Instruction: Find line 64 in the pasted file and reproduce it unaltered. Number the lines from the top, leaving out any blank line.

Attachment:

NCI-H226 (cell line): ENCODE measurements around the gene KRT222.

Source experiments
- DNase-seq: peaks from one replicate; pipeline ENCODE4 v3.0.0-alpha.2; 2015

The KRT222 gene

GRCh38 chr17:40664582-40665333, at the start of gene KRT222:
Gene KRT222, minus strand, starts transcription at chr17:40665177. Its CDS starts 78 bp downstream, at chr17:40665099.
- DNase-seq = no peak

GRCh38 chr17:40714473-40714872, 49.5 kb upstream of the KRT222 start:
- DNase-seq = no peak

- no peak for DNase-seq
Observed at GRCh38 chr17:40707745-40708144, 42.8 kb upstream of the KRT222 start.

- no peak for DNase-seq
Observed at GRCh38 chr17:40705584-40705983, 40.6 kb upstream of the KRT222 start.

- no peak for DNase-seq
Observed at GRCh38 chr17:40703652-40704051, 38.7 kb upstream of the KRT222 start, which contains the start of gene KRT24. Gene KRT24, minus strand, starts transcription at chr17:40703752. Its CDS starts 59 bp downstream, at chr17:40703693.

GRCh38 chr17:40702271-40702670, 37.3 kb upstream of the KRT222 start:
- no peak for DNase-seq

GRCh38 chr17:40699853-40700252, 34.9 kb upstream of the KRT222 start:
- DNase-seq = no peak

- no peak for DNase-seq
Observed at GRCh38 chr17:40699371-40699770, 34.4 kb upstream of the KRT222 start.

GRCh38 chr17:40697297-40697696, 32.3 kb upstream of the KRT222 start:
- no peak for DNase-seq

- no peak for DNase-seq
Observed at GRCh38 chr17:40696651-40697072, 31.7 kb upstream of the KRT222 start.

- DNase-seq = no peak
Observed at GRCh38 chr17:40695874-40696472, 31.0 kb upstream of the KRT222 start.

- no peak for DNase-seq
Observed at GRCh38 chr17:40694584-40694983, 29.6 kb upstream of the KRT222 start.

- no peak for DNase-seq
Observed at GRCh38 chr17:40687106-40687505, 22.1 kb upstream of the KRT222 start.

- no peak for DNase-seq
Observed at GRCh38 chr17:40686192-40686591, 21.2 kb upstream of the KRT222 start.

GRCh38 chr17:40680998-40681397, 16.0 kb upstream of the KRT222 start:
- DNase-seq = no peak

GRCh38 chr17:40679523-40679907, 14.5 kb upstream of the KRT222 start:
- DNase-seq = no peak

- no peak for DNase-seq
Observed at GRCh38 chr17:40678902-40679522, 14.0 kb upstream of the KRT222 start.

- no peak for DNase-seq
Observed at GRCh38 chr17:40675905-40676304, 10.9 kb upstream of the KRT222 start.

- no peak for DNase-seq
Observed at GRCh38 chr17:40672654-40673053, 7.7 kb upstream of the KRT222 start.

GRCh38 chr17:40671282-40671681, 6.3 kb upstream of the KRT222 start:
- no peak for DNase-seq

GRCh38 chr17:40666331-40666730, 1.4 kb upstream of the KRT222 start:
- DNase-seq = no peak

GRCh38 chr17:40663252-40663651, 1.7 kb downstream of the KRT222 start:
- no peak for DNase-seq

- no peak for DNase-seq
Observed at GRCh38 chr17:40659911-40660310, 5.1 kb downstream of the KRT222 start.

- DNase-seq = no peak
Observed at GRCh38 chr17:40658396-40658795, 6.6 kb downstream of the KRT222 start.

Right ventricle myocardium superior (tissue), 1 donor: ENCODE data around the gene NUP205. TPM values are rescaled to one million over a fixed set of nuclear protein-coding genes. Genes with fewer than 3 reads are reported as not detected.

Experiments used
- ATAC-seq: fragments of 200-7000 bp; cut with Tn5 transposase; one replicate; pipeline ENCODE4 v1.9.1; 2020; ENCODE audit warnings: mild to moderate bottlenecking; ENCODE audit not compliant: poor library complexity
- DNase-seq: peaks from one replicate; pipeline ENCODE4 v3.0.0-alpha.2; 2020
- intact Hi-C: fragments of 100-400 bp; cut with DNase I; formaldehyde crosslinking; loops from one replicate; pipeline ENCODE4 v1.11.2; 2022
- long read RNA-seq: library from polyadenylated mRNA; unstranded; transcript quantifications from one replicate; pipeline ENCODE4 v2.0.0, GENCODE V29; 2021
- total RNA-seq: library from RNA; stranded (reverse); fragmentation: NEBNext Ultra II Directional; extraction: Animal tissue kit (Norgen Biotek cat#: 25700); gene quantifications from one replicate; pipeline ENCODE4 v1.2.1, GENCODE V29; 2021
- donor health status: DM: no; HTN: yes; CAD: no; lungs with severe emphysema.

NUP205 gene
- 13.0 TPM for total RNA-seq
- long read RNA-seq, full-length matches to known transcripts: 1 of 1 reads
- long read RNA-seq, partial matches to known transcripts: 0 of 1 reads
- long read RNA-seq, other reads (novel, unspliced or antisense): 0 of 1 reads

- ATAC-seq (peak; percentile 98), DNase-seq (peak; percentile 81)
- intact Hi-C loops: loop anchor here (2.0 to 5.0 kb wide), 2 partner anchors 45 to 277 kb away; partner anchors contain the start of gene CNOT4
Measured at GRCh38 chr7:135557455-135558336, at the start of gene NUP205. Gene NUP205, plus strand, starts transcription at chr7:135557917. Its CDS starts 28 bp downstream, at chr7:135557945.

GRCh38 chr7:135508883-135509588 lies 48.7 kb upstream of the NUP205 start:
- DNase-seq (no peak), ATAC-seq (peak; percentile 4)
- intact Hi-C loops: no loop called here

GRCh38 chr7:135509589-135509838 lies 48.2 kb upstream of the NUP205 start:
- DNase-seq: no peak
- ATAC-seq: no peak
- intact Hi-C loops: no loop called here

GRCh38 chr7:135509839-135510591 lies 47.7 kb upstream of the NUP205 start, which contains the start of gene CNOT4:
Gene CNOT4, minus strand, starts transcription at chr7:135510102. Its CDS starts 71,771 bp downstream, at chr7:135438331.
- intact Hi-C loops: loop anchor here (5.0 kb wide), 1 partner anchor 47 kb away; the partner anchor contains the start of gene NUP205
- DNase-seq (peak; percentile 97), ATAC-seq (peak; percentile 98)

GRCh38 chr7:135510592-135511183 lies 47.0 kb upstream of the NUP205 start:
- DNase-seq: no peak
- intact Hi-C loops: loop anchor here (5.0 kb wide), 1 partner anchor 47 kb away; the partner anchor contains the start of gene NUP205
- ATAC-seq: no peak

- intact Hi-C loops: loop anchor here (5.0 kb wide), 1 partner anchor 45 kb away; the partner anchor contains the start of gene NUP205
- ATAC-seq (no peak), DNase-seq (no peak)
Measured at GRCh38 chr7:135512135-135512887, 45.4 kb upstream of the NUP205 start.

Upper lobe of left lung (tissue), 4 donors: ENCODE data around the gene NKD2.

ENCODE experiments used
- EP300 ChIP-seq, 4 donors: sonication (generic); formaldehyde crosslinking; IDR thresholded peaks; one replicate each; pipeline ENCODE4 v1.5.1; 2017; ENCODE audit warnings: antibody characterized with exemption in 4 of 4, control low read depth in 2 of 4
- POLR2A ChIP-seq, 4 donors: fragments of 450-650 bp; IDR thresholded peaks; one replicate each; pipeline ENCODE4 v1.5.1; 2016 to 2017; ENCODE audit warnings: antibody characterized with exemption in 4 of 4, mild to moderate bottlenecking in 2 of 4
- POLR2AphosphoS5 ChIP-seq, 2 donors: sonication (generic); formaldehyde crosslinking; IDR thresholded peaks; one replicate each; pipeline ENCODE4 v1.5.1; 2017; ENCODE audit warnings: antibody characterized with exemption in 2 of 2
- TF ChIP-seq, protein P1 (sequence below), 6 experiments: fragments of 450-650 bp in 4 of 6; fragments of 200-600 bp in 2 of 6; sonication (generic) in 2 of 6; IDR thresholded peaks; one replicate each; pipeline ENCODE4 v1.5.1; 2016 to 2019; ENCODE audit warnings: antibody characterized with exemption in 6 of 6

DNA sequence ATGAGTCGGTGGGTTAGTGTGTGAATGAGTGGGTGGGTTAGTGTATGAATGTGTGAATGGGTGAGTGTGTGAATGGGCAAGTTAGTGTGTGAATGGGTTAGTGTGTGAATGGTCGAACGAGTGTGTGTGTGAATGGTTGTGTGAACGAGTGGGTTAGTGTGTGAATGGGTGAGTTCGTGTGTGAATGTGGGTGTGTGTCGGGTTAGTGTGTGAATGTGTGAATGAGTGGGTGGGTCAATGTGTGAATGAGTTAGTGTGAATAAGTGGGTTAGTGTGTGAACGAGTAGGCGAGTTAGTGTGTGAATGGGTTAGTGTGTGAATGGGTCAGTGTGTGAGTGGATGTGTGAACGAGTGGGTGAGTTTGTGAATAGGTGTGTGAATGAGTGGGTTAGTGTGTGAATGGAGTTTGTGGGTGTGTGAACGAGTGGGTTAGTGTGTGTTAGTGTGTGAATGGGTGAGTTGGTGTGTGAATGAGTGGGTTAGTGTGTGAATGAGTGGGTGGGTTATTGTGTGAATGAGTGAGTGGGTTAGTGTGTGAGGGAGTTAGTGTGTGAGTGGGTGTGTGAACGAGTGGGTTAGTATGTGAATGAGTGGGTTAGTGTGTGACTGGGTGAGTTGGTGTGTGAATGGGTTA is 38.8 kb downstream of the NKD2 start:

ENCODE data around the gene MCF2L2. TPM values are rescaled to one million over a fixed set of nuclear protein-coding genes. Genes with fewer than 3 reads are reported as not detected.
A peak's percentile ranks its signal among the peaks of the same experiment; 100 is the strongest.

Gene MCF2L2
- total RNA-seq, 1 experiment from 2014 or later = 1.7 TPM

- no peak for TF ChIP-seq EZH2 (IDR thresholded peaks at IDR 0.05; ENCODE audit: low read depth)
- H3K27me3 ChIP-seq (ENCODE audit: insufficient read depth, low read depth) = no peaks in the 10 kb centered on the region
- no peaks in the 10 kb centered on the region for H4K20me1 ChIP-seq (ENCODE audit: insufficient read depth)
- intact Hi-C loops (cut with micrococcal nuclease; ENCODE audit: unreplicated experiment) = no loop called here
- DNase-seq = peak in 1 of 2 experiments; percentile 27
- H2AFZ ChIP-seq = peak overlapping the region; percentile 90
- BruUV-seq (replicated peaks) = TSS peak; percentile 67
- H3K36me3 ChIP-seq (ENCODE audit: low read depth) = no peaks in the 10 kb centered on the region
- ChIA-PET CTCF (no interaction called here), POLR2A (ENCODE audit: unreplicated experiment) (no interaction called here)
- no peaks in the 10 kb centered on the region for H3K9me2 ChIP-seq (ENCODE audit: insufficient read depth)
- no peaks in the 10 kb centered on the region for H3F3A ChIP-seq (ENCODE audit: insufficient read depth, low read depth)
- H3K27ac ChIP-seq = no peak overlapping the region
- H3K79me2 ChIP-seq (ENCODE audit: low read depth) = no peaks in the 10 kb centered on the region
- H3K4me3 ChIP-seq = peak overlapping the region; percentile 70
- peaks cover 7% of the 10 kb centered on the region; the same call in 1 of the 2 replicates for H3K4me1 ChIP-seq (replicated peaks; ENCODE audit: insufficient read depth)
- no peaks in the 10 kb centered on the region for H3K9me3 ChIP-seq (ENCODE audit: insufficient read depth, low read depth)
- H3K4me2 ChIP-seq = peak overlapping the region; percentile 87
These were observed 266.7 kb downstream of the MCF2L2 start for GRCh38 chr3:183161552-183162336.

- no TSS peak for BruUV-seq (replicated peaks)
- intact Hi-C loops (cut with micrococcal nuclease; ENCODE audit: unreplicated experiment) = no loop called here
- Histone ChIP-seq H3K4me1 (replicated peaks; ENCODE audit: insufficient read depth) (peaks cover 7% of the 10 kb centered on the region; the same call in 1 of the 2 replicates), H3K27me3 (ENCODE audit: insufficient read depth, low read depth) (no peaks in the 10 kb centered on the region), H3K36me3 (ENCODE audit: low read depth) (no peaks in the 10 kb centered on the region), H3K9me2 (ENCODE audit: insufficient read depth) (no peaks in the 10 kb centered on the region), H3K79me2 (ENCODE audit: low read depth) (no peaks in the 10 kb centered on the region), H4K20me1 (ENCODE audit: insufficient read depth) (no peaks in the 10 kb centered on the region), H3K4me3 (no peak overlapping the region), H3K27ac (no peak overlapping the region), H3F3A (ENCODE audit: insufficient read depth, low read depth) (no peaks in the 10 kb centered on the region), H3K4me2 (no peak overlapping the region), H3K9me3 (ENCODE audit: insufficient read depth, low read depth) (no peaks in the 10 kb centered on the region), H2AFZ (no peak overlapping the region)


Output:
- long read RNA-seq, full-length matches to known transcripts: 1 of 1 reads